American employers tend to shed the bottom and lose the top more so than in the UK.

          The system you refer may work in the UK but incentivize US companies to shed and cycle through low skill employees before rate increases hit. If these employees were allowed to remain longer without having to paid more, perhaps the American employer would keep them on longer and allow greater development. Just a consideration or thought.

          This may not directly address your comment, but culture trumps reason in many instances, and solutions often need to be culturally appropriate to succeed.

          mark311 in reply to mark311. | February 22, 2021 at 1:27 pm

          @Brave sir Robbin

          Well that’s an interesting point. The UK has maybe slightly stronger labour/employment laws. Yeah the UK is less corporate for sure, which is a good thing. I’m not overly keen on some of the American ideas imported, some of the management ideas are pretty bad.

          Milhouse in reply to mark311. | February 22, 2021 at 11:00 pm

          A common scam was to offer a seaman 1/500th of the revenue. The sailor would object, saying this was too small a share. The operator would counter with 1/1000th, and the seaman, not being very good at math, would sign.

          Sounds like the reason the A&W “third pound burger” failed, even though it was priced the same as McDonald’s quarter pounder. Too many morons couldn’t understand why they should buy a third of a pound when for the same price they could get a quarter of a pound. You can’t fix stupid.

          Milhouse in reply to mark311. | February 22, 2021 at 11:05 pm

          I do see your point, but I personally feel that there should be some kind of minimum.

          Then you want to curb poor people’s economic freedom, just as Sowell says.

          ts in some respects a case of being fair to people. The free market left unchecked would shred a lot of people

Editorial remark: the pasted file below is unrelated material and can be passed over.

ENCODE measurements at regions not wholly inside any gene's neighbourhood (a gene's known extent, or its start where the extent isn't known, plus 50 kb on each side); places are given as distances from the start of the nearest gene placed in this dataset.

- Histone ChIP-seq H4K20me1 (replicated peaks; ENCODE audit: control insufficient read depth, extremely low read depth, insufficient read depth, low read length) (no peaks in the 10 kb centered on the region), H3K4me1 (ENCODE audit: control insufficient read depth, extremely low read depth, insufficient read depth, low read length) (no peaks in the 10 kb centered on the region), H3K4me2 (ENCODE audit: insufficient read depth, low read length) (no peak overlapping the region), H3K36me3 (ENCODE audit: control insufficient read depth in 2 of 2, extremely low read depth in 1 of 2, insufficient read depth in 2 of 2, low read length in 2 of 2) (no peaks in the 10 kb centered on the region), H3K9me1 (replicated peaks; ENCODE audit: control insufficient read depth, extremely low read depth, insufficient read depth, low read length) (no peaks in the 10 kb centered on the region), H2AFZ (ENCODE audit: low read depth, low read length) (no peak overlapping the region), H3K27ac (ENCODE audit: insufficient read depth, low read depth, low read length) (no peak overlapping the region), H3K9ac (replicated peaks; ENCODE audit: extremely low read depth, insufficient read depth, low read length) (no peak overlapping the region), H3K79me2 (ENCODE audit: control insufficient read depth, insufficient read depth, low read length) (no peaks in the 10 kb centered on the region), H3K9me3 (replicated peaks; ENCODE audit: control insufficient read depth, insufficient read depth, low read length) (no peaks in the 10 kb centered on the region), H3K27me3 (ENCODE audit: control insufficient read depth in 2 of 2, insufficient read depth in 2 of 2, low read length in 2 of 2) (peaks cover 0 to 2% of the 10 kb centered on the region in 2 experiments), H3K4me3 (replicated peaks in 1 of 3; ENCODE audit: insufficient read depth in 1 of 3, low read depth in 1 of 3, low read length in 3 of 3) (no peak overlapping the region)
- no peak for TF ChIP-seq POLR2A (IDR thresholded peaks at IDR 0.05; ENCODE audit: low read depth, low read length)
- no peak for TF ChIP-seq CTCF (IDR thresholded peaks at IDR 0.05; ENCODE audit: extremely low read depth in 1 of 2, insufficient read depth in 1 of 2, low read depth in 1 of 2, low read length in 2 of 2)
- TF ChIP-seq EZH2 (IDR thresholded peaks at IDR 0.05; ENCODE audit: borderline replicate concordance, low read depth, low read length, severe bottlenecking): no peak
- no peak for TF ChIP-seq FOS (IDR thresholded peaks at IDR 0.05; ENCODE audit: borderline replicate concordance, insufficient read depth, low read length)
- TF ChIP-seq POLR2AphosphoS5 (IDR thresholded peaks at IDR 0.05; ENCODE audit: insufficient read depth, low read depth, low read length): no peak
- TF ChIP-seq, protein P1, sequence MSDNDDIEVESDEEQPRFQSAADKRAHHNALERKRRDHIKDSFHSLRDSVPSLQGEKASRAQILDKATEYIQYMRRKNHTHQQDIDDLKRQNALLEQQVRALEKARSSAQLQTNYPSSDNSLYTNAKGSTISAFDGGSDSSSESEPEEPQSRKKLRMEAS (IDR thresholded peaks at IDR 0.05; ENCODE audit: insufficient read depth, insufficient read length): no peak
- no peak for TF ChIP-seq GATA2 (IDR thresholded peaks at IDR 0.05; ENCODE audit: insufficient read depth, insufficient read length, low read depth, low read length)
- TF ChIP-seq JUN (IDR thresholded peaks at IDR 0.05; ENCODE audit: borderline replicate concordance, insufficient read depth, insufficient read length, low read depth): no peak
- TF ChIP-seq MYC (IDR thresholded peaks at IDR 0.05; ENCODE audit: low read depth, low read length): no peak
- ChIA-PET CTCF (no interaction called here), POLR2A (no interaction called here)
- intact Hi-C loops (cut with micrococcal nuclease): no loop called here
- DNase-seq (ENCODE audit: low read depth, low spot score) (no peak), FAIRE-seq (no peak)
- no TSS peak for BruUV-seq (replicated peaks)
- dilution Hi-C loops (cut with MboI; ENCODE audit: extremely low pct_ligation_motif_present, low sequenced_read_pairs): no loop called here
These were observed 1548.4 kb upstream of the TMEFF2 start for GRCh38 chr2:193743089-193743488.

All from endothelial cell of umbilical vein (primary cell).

That’s a contradiction in terms. The free market is the definition of fairness. Anything that compels people to deviate from a market price is unfair. The minimum wage we have now is unfair and unjust, but the harm it does is minimal because for most people it’s below the market rate anyway. For those few people whom the market would pay less than the current minimum, it does harm them.

          mark311 in reply to mark311. | February 23, 2021 at 9:01 am

          @ Milhouse

          “I do see your point, but I personally feel that there should be some kind of minimum.

          Then you want to curb poor people’s economic freedom, just as Sowell says.”

          As I pointed out that argument hinges on the unemployment caused by the wage rise. There are no other means by which economic freedom could be limited because inherently being paid more generate more economic freedom.

          “The free market is the definition of fairness. Anything that compels people to deviate from a market price is unfair. The minimum wage we have now is unfair and unjust, but the harm it does is minimal because for most people it’s below the market rate anyway. For those few people whom the market would pay less than the current minimum, it does harm them.”

          No it isn’t the free market doesn’t give a hoot about fairness at all. Its driven by growth and profit not fairness.

          You say the minimum wage is unfair but then to go to say that it doesn’t cause harm that seems to me a contradiction.

      Ironclaw in reply to mark311. | February 22, 2021 at 3:44 pm

      In the real world, the minimum wage is always zero as that is what is paid out if the job is not created. Raising the mandated minimum wage simply makes it easier to justify not creating the position.